I’ve never taken levodopa. I started getting oral dyskinesias after being given antidepressants. Then it got worse after a movement disorder specialist prescribed a neuroleptic, Sulpiride. I use chewing gum to disguise/alleviate the jaw clenching – over the years lost nearly all my teeth to the incessant grinding. Another trick is using straws. Found it helped with sitting still (I have akathisia) to fiddle with something in my hands. On public transport embarrassing to be moving so much so used to have packet of crisps and juice carton to try & disguise movements. Then started putting straw to my lips to help stop the mouth movements. As they keep falling out often ‘playing’ with gum on end of straw.
Others from pduk forum:
Tremor in tongue and jaw Kate Jun '14
I have bitten my tongue a few times and the insides of my cheeks, sometimes severe enough to leave blood on the pillow. I read in the patient’s leaflet that “grinding of teeth” is a possible side effect of Sinemet.and I think it might have something to do with that in my case. Sometimes the grinding teeth catch a bit of tongue or cheek tissue.
Mouth and dyskinesia JennyM Mar 17
The other day I suffered a very strange and new symptom. I have a feeling that it was a dyskinesia symptom. My mouth seemed to be full of my tongue! I kept feeling that I was going to choke. Also I kept throwing my tongue out of my mouth I was about to do a a Maori Hakka. I found it hysterical that my poor husband found it slightly embarrassing and strange.
Carbidopa / levodopa Side Effects Medically reviewed on June 7, 2018
More Common: Twitching, twisting, uncontrolled repetitive movements of the tongue, lips, face, arms, or leg
Sinemet Consumer Information Last reviewed on RxList: 3/16/2020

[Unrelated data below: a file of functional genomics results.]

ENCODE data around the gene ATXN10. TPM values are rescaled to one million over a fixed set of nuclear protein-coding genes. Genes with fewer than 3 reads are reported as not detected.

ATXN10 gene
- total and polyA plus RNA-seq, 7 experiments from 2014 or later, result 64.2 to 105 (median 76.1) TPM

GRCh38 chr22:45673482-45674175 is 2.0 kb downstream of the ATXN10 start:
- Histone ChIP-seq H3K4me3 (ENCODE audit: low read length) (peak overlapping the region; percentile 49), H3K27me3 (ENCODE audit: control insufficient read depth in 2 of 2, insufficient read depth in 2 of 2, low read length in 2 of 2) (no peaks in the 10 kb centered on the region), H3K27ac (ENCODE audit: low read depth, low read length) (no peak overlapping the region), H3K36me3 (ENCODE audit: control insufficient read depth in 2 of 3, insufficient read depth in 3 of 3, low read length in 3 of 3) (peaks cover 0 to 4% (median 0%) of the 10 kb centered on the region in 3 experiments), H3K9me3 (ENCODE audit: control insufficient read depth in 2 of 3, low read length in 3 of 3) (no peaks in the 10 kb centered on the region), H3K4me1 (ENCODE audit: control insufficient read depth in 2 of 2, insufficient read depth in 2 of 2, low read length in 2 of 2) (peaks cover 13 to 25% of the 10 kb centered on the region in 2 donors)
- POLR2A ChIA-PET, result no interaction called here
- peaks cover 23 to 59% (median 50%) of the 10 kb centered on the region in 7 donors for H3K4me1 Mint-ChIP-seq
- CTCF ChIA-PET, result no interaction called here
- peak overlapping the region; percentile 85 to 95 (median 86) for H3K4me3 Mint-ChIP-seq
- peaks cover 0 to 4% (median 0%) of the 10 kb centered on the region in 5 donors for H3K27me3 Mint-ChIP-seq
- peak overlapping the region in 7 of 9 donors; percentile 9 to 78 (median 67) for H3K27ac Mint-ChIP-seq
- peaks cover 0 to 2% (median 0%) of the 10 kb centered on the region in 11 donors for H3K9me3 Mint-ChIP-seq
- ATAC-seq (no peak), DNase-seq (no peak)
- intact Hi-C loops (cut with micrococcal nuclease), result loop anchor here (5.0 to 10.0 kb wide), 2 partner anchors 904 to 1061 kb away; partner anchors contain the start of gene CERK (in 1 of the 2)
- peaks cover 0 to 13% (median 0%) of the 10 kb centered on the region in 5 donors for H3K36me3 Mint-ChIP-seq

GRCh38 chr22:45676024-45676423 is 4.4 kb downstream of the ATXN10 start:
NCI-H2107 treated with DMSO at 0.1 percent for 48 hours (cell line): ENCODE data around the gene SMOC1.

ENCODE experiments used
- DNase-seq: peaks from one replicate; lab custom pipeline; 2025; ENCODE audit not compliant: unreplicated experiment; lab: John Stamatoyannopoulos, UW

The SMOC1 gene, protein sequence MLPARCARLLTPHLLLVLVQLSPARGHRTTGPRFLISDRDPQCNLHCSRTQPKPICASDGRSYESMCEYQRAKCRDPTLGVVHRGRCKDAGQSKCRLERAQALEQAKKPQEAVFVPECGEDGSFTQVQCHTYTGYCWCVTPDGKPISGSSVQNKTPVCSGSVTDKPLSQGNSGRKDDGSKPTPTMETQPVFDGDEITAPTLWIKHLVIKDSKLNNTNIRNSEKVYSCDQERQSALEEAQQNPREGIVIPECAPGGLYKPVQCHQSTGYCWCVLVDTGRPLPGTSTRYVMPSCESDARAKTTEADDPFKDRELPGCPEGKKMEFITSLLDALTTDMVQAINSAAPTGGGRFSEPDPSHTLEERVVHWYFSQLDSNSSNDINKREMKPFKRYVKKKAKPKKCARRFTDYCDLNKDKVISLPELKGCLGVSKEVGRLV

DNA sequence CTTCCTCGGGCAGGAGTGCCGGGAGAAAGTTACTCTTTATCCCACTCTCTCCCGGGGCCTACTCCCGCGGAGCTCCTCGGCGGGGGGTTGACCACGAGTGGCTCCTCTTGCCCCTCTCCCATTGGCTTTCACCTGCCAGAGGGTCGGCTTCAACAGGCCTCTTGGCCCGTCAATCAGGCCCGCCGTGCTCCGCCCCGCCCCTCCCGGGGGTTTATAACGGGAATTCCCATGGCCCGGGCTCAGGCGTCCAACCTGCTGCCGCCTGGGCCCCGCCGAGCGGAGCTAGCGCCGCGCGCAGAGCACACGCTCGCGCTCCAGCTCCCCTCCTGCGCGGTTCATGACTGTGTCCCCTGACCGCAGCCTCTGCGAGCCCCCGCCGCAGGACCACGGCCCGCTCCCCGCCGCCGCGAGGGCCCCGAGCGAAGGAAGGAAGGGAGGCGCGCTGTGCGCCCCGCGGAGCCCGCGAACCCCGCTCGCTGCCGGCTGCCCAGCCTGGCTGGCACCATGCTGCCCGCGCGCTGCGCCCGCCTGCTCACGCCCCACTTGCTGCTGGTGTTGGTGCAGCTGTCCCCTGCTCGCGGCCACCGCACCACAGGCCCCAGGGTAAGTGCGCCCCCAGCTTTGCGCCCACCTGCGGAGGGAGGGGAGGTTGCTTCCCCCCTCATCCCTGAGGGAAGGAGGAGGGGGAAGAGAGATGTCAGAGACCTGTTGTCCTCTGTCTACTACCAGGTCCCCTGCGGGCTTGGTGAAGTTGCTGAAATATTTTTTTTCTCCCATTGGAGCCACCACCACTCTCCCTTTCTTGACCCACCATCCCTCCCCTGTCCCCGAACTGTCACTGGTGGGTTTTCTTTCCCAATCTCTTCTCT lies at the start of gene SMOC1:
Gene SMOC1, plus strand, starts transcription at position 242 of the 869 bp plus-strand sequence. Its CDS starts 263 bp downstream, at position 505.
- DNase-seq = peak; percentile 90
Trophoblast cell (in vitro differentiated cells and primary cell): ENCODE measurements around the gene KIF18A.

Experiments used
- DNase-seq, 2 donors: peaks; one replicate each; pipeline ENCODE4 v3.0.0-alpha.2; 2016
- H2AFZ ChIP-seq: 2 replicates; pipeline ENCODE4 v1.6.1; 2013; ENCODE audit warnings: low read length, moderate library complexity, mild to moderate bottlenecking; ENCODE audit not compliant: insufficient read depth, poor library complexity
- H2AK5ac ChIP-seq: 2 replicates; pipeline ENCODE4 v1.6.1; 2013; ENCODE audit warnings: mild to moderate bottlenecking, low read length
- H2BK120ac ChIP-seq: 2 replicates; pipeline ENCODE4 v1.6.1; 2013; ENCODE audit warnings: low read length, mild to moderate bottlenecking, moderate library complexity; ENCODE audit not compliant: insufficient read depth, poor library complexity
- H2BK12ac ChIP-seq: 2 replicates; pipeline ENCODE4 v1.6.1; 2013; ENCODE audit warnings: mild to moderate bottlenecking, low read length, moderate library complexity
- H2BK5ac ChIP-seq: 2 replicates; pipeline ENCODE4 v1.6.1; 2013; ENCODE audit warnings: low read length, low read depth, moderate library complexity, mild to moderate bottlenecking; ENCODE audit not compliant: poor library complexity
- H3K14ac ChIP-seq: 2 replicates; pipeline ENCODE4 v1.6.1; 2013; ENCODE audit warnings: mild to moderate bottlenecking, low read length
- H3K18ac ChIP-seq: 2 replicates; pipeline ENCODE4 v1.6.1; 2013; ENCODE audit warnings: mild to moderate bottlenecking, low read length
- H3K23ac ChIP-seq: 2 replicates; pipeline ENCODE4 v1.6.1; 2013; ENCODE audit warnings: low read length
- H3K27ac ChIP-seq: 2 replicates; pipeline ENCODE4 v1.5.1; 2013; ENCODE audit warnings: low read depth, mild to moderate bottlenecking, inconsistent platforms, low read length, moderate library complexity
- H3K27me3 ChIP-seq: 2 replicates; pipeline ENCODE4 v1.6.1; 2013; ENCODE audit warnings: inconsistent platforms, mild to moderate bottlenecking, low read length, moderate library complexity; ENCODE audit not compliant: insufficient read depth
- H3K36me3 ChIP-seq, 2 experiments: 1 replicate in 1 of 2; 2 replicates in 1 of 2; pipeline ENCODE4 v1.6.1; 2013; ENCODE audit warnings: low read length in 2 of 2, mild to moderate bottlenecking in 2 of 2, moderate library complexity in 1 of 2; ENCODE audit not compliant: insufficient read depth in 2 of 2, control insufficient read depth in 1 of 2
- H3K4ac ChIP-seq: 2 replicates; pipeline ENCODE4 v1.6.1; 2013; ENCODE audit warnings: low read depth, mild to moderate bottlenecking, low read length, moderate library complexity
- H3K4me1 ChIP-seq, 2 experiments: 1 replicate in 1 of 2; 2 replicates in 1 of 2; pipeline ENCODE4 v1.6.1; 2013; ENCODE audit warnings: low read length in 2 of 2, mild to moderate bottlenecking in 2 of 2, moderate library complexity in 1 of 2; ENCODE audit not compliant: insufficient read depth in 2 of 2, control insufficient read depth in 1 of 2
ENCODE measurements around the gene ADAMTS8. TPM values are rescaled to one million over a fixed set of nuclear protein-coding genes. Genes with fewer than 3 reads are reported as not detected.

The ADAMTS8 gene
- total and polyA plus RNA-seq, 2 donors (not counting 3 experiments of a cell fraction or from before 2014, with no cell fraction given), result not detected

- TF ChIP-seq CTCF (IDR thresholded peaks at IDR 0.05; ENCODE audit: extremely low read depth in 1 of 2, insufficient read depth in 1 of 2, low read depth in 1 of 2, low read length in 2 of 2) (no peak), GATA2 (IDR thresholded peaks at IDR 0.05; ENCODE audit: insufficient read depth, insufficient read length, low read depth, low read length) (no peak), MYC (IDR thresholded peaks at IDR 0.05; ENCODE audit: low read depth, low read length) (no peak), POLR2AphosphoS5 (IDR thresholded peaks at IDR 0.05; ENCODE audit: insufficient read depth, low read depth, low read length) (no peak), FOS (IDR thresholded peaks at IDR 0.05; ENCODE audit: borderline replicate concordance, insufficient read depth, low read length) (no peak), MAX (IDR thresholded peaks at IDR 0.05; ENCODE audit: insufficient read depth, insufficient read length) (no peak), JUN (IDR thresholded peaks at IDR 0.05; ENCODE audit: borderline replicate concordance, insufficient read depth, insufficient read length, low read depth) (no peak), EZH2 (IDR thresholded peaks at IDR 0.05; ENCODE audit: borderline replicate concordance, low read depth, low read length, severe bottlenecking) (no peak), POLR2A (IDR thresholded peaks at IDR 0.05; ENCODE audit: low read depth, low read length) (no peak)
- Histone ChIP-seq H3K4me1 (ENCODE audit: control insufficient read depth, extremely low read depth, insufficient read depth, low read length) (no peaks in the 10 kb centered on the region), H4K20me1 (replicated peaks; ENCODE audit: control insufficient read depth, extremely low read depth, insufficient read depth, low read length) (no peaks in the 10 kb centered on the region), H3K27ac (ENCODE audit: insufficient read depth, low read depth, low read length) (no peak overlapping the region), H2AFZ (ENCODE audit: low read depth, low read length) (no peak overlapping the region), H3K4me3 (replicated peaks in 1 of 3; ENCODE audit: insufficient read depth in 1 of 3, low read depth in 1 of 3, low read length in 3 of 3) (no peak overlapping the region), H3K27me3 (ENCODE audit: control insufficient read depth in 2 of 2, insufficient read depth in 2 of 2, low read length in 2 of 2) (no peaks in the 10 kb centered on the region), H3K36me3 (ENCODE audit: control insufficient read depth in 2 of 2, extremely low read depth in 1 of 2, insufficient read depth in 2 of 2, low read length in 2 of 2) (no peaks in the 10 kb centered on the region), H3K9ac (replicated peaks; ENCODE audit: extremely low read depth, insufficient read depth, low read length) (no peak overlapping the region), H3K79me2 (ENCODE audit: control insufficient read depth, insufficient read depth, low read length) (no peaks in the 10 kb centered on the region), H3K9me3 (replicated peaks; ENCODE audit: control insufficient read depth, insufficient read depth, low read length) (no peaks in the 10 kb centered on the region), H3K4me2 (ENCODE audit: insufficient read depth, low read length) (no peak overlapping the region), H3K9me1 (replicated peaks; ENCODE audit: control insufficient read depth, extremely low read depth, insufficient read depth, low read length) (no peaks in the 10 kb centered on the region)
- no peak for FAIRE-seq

[side effects include]: uncontrolled muscle movements in your face (chewing, lip smacking, frowning, tongue movement, blinking or eye movement);
Sensory Trick in Levodopa‐induced Orolingual Dystonia in a Patient with Advanced Parkinson’s Disease
D.Georgiev, N. Župančič Križnar, Z.Pirtošek, and M.Kojović, Mov Disord Clin Pract. 2017 Jan-Feb; 4(1): 136–137.
Dyskinesias were particularly pronounced in the oromandibular lingual region and resulted in difficulties with feeding and weight loss. He started using a straw for drinking liquids and switched to eating liquid foods. On examination during the period on medication, he had mild generalized dyskinesias and severe oromandibular dyskinesias with dystonic tongue protrusions: i.e., orolingual dystonia. Interestingly, putting a straw or a little stick into the mouth largely diminished orolingual dystonia, thus suggesting the presence of a sensory trick
Chp.13 Pathophysiology of Levodopa and Dopamine Blocking Agent-Induced Disorders A.B. Acharya, C.A.Faber, R.Pahwa, K. D Sethi (In: Sethi K, ed. Drug-induced movement disorders. New York: Marcel Dekker, 2004:77–109.)
Tardive dyskinesias (TD) may take many forms, including classic TD (orobuccolingualmasticatory dyskinesia), tardive akathisia, tardive dystonia, withdrawal emergent syndrome (a self-limiting course of movement disorders usually seen in children after cessation of dopamine antagonists), tardive tourettism, and tardive myoclonus. The orofacial and lingual muscles tend to be involved earliest and most frequently in classic TD. Lingual movements can be brief, as in “fly catcher’s tongue,” or quite prolonged representing tardive dystonia.
Long term use of L-dopa results in the development of dyskinesias in a majority of the patients with PD.
DeJong’s The Neurologic Examination William W. Campbell 2013 Lippincott Williams & Wilkin
p.331 Chorea may cause irregular jerky movements of the tongue, and often the patient is unable to keep the tongue protruded (snake, trombone or fly-catcher tongue). The tongue is often prominently involved in orofacial or buccolingual dyskinesias, which usually occur as a type of tardive dyskinesia following the use of phenothiazines and other psychotropic drugs.
Similar dyskinesias may also occur in patients with Parkinson’s disease related to the use of levodopa and dopamine agonists and in Meige’s syndrome.The bon-bon sign is the repetitive, sporadic poking of the tongue into the cheek causing an out pouching. Serpentine tongue refers to a dyskinesia producing incessant writhing movements.